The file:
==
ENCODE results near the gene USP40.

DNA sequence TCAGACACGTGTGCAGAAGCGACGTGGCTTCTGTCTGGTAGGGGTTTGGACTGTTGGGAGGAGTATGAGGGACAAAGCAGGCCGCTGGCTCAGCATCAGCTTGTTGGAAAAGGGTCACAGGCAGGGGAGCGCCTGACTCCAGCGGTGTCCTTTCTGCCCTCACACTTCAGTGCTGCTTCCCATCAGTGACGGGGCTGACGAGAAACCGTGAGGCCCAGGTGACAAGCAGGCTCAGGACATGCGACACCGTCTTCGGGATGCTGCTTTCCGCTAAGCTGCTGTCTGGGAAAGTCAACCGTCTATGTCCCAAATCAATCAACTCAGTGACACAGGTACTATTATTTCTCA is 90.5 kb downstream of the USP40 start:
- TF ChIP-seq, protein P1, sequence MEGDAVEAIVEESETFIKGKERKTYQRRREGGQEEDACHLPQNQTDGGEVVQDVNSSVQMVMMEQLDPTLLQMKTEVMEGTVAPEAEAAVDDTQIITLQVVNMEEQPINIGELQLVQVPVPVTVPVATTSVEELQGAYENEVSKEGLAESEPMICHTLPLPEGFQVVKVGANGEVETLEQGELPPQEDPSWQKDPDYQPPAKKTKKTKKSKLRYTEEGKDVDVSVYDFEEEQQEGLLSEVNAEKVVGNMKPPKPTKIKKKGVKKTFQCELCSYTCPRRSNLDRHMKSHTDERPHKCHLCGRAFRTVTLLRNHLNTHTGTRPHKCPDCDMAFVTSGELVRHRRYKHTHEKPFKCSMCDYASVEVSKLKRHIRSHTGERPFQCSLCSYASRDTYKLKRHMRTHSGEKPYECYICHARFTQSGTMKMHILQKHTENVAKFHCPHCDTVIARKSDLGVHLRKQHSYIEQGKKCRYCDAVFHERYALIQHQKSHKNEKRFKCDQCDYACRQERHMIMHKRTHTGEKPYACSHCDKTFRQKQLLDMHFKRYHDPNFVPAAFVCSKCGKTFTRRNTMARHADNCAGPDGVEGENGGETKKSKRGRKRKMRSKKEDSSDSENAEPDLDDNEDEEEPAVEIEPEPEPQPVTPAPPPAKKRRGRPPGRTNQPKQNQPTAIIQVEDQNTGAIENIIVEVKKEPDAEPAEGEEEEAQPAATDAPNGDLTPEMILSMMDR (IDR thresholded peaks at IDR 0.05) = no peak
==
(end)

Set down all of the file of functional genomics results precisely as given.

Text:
ENCODE results near the gene USP40.

DNA sequence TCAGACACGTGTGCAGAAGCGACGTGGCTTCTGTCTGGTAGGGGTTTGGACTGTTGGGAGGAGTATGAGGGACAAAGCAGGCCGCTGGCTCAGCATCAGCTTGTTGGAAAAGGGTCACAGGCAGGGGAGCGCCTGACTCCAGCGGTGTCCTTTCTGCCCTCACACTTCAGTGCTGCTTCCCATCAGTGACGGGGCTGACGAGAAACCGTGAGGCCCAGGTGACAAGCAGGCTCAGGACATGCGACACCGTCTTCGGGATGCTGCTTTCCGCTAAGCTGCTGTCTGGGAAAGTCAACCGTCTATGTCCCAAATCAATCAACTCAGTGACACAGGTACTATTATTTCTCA is 90.5 kb downstream of the USP40 start:
- TF ChIP-seq, protein P1, sequence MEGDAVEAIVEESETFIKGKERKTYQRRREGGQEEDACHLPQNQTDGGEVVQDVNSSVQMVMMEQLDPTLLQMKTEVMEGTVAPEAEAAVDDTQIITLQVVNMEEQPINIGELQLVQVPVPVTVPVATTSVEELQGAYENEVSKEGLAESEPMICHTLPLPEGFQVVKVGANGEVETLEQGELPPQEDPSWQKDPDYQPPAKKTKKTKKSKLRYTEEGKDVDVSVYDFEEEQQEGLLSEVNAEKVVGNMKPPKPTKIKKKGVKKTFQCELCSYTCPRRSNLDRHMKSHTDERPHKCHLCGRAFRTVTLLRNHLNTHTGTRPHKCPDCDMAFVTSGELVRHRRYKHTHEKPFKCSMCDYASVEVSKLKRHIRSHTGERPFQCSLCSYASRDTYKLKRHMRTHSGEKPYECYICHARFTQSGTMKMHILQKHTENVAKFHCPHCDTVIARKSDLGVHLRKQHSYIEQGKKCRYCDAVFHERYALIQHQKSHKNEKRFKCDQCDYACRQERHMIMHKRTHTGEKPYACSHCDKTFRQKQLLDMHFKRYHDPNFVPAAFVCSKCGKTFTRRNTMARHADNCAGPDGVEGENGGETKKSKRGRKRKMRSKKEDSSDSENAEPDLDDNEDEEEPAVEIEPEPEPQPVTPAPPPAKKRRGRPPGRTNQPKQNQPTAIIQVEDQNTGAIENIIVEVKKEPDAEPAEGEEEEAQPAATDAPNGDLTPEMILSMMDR (IDR thresholded peaks at IDR 0.05) = no peak